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Behav Res Ther. 1994 Feb;32(2):217-26.

Long-term monitoring of psychosocial stress and symptomatology in inflammatory bowel disease.

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Center for Stress and Anxiety Disorders, University at Albany, State University of New York 12203.


Eleven subjects with inflammatory bowel disease (IBD) participated in a longterm self-monitoring investigation of the relationship between psychosocial stress and IBD symptomatology. Two measurement instruments, the IBD Symptom Diary and the Psychosocial Stress Diary, were completed by each subject for 7 consecutive days each month for one year. Pooled time-series analysis of the influence of daily stress on IBD activity revealed a significant effect. A positive concurrent relationship was found between both daily and monthly psychosocial stress and IBD activity. Investigations of temporal relationship among variables revealed a negative effect of previous month stress on IBD. Results suggest a monthly rebound effect whereby IBD symptom severity is negatively responsive to the severity of the previous month stress. The effects of stress upon IBD were not found to be modified by behavioral coping strategies. These results support the prevailing impression that psychosocial stress contributes to the clinical course of IBD, and specifically suggest an influential role of daily and monthly stress. A pattern matching IBD's characteristic waxing and waning clinical course emerges when the association between stress and IBD is examined from a monthly viewpoint. Refinement of our knowledge of the IBD-stress model calls for replication and explanation of the monthly rebound effect as well as investigations into type of stressor and coping strategy that may influence IBD activity.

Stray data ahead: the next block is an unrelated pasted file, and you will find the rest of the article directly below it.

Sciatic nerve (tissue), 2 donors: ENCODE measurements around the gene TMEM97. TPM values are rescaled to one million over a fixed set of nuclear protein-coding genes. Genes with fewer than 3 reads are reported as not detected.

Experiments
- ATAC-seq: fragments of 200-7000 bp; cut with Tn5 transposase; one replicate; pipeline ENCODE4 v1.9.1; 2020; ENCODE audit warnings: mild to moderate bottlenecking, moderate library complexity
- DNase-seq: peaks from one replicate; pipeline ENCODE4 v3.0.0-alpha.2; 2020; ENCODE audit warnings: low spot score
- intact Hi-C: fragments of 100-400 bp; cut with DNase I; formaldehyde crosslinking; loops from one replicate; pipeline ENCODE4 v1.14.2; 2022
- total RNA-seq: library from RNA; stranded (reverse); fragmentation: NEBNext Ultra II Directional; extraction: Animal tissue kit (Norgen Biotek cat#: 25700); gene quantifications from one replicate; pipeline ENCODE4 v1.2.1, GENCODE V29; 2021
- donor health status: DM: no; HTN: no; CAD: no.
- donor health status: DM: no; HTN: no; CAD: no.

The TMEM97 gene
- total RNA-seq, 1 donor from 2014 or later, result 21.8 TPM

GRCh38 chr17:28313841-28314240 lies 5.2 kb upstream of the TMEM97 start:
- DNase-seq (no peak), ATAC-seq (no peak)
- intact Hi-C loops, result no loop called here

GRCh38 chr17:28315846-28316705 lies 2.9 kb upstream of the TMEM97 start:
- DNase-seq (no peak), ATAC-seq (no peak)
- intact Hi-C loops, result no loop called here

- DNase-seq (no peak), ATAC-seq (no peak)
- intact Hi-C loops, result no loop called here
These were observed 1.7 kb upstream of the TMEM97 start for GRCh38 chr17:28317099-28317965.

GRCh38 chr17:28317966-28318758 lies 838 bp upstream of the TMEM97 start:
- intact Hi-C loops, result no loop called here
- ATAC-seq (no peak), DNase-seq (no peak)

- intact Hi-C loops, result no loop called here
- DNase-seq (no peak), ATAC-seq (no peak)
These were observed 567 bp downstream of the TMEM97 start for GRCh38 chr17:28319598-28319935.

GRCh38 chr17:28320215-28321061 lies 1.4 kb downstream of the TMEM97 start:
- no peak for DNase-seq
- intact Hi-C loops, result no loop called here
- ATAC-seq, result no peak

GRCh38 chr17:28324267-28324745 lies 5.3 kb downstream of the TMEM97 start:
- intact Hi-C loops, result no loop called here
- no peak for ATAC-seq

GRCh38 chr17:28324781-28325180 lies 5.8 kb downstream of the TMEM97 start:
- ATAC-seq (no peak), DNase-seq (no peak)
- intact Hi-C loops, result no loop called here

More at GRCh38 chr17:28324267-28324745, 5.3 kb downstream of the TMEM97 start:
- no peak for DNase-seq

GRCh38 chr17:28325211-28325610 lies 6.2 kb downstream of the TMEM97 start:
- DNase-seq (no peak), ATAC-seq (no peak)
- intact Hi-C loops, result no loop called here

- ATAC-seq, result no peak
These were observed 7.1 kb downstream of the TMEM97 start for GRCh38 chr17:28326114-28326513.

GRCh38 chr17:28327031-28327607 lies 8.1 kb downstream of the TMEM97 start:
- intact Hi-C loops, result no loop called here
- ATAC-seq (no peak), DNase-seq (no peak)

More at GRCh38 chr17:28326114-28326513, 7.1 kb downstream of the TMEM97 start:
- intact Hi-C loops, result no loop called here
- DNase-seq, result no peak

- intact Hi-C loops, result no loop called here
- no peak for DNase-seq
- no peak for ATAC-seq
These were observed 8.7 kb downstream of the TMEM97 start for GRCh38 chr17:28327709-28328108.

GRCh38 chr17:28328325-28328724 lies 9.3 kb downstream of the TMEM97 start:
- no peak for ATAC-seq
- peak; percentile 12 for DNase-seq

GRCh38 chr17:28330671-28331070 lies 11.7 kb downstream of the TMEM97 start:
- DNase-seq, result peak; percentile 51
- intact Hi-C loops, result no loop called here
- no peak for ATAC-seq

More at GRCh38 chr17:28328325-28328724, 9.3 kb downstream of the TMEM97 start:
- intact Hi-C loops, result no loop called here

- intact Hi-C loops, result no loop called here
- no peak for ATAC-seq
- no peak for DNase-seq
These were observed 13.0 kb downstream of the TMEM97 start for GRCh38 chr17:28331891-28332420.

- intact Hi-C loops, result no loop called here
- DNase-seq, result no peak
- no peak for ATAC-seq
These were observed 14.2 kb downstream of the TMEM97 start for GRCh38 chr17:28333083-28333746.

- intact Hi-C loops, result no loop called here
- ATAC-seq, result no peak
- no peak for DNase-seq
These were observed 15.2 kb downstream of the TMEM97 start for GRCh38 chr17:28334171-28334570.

[Indexed for MEDLINE]

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